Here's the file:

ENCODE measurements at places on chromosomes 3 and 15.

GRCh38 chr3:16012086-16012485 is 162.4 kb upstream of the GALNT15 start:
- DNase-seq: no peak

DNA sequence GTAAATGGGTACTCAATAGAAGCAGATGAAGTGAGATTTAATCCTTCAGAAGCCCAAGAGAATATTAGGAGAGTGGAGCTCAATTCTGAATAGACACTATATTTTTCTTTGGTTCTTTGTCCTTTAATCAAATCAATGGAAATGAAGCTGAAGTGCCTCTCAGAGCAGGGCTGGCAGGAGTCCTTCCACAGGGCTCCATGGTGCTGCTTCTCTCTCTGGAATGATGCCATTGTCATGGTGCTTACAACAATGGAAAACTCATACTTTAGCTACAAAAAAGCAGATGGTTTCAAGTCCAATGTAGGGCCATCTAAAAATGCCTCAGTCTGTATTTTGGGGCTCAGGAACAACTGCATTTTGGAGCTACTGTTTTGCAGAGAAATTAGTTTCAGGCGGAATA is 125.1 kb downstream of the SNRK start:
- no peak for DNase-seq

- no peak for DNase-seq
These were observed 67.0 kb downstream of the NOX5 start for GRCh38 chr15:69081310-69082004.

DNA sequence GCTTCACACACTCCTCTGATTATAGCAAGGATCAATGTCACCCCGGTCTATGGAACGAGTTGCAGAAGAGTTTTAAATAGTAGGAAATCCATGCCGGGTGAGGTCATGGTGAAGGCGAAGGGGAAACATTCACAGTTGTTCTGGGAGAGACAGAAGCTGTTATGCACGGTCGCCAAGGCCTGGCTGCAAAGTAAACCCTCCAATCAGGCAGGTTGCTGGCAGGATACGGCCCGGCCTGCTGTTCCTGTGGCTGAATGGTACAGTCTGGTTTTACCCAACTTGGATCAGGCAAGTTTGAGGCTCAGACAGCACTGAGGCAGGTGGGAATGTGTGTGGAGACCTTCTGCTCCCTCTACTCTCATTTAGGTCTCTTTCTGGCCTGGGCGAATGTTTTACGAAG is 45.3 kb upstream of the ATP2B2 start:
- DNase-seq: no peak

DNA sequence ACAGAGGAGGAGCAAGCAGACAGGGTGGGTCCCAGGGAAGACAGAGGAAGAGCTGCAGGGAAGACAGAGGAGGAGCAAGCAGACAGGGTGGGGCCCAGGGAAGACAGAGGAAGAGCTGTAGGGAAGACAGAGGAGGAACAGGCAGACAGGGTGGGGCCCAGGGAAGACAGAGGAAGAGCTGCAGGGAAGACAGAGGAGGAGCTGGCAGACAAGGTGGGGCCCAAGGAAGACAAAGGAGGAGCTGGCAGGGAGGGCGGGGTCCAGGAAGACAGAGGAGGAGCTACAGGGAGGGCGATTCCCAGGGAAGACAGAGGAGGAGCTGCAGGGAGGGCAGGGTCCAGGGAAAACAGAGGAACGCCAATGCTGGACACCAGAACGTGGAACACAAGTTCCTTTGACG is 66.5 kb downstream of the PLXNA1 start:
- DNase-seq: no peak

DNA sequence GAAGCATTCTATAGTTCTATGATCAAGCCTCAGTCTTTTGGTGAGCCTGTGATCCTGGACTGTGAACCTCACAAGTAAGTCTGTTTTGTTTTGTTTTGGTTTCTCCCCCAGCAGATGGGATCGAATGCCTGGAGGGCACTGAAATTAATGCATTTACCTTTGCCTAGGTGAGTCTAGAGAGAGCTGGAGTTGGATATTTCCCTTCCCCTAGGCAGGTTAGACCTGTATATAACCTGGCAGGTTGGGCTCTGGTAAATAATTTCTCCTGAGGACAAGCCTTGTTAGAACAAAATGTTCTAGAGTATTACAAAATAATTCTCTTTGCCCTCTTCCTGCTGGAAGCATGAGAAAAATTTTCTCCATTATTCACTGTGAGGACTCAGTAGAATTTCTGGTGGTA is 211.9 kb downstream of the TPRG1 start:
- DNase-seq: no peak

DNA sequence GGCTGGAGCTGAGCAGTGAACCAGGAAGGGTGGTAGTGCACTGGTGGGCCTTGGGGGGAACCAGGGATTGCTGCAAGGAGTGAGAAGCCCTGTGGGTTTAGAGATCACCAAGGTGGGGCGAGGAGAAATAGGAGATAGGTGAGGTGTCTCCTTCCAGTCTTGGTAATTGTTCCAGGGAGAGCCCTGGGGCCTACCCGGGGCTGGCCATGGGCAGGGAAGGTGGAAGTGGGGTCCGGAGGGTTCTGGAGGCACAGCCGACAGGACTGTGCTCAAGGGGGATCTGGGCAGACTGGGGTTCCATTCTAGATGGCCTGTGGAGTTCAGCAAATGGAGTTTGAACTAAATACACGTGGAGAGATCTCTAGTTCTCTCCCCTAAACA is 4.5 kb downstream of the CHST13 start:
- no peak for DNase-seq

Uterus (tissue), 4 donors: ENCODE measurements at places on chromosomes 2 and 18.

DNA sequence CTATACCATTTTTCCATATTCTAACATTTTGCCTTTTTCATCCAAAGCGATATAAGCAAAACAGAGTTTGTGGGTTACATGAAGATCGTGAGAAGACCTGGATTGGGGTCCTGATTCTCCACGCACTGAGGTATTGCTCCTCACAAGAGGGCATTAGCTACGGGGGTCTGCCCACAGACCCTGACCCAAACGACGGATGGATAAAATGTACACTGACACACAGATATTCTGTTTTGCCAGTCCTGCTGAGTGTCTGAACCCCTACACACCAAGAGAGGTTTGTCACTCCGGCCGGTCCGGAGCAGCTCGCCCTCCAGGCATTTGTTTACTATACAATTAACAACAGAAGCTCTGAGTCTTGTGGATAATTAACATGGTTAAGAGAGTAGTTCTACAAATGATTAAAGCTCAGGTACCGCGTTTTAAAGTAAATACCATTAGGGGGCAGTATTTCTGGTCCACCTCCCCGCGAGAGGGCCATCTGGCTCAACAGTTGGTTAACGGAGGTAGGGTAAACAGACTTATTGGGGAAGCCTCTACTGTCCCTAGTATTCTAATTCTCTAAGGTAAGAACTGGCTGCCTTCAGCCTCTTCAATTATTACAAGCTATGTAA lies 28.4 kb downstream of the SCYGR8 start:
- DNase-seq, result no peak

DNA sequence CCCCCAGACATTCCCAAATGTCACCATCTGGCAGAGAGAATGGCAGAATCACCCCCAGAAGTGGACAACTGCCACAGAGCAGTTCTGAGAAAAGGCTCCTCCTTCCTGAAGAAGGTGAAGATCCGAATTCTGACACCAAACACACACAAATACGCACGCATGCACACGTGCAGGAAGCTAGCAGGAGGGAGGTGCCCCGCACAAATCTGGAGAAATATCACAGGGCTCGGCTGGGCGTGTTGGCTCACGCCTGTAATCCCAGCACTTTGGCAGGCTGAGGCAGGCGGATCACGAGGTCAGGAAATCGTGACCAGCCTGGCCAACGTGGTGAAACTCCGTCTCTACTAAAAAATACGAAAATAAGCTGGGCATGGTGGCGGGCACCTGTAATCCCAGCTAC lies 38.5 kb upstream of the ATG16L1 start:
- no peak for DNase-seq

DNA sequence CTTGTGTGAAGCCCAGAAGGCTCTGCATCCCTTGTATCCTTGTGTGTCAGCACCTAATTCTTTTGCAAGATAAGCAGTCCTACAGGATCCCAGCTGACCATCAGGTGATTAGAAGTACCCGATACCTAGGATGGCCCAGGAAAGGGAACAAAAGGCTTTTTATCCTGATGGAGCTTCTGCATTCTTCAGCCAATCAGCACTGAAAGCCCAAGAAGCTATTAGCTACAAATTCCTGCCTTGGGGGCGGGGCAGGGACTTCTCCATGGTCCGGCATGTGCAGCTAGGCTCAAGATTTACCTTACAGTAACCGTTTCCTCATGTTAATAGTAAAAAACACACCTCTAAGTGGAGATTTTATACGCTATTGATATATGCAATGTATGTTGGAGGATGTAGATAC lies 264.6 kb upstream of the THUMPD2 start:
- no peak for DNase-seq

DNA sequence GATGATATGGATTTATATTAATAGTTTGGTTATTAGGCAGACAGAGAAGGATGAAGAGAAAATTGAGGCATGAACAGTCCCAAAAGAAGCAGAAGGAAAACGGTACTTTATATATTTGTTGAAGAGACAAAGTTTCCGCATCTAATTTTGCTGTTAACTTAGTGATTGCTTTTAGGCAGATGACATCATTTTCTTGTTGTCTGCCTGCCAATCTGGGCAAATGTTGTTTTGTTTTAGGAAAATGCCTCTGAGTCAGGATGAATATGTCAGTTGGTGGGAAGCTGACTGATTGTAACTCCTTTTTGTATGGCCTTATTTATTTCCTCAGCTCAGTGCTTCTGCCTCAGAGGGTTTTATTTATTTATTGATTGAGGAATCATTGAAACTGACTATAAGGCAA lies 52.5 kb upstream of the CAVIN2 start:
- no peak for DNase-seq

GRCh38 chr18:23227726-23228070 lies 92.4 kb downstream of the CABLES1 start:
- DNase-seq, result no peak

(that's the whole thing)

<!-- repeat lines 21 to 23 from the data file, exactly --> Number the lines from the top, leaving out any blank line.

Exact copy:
DNA sequence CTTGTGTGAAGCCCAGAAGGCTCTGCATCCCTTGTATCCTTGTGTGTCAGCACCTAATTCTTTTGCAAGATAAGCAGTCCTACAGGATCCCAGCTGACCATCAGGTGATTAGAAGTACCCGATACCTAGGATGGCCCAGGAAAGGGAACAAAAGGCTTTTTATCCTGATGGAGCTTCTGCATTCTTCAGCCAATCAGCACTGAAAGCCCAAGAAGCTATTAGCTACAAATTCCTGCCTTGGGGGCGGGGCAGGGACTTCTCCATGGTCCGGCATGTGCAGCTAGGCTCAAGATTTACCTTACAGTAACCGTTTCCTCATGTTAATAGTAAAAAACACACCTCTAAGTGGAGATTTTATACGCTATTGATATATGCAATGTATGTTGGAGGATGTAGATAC lies 264.6 kb upstream of the THUMPD2 start:
- no peak for DNase-seq

DNA sequence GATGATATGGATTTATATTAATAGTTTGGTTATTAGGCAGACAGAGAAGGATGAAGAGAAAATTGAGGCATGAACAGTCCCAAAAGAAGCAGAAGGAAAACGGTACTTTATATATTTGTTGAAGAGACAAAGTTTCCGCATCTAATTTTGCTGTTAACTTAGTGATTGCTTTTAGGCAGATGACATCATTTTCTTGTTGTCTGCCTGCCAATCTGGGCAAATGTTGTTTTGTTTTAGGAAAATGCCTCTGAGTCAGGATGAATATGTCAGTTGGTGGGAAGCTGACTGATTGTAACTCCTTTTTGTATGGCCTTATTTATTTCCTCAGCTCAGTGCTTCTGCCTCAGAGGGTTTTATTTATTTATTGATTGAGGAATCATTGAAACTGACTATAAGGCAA lies 52.5 kb upstream of the CAVIN2 start: